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Summary: Features include the flower-pot to mug shape with the mouth turned out; gray or gray brown shaggy exterior; white to yellowish or brown smooth interior; numerous gray to light brown eggs in a gelatinous matrix without a cord; and growth on rotting wood, berry canes, herbaceous debris, or soil. New fruitbodies may grow on top of old ones. Nidula candida is found in WA, is apparently abundant in OR, is seldom as abundant in BC as N. niveotomentosa, and is also found in AK, (Brodie). It also occurs in CA (Arora). There is a collection from ID at Oregon State University.
Nest: 0.3-0.8cm across at top when mature, 0.5-1.5(2)cm high, cylindric or cushion-shaped becoming mug-shaped or flowerpot-shaped when mature (with vertical sides and a flaring mouth), rim more or less circular, wall tough and persistent, nest covered at first
Outer Surface: whitish beneath a gray to brown or dull cinnamon scurfy or shaggy layer that covers at least the basal portion and the lid, (Arora), when fresh gray or even light wood-brown, may be bleached when old; shaggy, (Brodie), gray-brown to ocher; scurfy, (Philli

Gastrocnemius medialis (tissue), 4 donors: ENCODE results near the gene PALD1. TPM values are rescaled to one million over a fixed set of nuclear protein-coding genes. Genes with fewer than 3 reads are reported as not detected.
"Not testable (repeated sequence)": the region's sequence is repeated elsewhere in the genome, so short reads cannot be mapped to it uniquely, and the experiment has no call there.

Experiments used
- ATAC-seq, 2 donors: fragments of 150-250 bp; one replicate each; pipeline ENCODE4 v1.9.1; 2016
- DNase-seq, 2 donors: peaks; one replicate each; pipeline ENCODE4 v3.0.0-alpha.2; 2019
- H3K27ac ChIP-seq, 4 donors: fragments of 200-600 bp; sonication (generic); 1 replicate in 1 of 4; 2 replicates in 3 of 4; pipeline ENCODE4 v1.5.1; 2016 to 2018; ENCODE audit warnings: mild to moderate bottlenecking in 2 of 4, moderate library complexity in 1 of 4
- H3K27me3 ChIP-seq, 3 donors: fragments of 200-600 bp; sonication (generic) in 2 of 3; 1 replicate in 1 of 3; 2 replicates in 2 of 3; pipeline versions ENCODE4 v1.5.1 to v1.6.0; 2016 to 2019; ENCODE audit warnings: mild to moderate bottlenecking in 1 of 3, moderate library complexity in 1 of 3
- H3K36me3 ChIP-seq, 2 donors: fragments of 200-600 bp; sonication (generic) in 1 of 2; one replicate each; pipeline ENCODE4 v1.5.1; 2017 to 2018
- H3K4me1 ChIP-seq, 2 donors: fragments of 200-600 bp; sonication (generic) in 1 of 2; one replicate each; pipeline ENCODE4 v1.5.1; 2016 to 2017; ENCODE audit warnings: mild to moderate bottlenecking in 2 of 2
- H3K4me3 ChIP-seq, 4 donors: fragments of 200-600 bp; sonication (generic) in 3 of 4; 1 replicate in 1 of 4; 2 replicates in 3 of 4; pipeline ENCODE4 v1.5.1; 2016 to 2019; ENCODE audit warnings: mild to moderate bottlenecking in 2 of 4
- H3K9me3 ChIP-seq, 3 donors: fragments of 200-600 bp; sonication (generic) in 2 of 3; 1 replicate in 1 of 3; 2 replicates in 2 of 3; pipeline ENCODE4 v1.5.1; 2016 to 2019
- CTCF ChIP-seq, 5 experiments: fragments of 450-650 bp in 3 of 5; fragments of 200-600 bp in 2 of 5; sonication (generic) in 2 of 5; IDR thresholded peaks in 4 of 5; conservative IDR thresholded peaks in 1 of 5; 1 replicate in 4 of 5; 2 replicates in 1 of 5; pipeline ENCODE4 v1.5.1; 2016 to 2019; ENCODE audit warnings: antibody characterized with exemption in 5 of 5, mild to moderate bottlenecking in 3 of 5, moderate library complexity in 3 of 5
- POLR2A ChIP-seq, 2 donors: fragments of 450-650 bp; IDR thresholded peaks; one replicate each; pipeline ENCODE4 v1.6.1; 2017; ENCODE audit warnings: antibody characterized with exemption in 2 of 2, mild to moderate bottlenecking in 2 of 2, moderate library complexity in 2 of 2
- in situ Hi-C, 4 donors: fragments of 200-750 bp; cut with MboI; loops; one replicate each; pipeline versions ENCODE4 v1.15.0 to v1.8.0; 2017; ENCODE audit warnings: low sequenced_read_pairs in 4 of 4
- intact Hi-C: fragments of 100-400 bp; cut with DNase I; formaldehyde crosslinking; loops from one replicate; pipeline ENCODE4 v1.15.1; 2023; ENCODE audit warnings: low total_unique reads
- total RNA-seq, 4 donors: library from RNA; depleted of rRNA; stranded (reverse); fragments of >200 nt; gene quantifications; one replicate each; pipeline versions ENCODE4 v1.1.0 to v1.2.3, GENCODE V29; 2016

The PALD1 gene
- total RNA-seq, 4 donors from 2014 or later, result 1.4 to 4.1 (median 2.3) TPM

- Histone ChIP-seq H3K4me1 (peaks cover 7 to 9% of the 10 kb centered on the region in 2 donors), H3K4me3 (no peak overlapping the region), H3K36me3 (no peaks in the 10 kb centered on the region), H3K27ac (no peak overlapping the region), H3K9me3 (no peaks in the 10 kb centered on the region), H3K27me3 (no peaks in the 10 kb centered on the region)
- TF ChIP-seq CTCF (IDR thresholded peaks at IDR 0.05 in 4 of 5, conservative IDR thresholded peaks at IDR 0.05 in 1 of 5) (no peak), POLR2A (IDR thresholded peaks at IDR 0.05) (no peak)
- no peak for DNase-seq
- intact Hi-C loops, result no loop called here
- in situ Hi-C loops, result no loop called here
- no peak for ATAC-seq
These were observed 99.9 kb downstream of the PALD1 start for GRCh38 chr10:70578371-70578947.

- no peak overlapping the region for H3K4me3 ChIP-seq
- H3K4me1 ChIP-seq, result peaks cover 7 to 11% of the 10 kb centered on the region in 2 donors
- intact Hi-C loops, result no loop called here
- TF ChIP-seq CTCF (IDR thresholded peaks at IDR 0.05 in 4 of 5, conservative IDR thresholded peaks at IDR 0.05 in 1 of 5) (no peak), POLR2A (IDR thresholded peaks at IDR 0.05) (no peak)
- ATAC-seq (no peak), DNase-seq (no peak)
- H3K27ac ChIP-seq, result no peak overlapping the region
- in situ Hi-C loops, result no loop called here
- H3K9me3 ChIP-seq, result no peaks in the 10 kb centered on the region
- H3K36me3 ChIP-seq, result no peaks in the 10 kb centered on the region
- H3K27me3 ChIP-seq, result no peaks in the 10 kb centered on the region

Inner Surface: white to yellowish or brown; smooth, (Arora)
Microscopic: spores 6-10 x 4-8 microns, elliptic to nearly round, smooth, colorless, (Arora), spores 8-10 x 4-6 microns, elliptic; eggs with a thin tunica (Brodie)
Habitat / Range
in groups, "on rotting wood, berry canes, and herbaceous debris in gardens, woods, along streams, etc.", in California common in late fall and winter or even spring, but empty nests persisting for months, (Arora), on old berry canes, rotten wood, or rich soil, June to October, (Phillips)
Nidula niveotomentosa has smaller fruitbody (mostly 0.4-0.6cm high) that is snowy white (may be tinged yellow or brown when older) and less shaggy than N. candida, with smaller eggs 0.05-0.1cm across, (Brodie). N. niveotomentosa is like a slender mug, 0.4-0.6cm high, covered with whitish velvety tomentum, whereas Nidula candida is like a flower pot, 1-1.5cm high, covered by gray or gray-brown shaggy tomentum, (Fay(1)).
Recommended citation: Author, Date. Page title. In Klinkenberg, Brian. (Editor) 2019. E-Flora BC:
Electronic Atlas of the Plants of British Columbia [eflora.bc.ca]. Lab for
Advanced Spatial Analysis, Department of Geography, University of British
Columbia, Vancouver. [Accessed:
2020-04-03 2:11:07 AM
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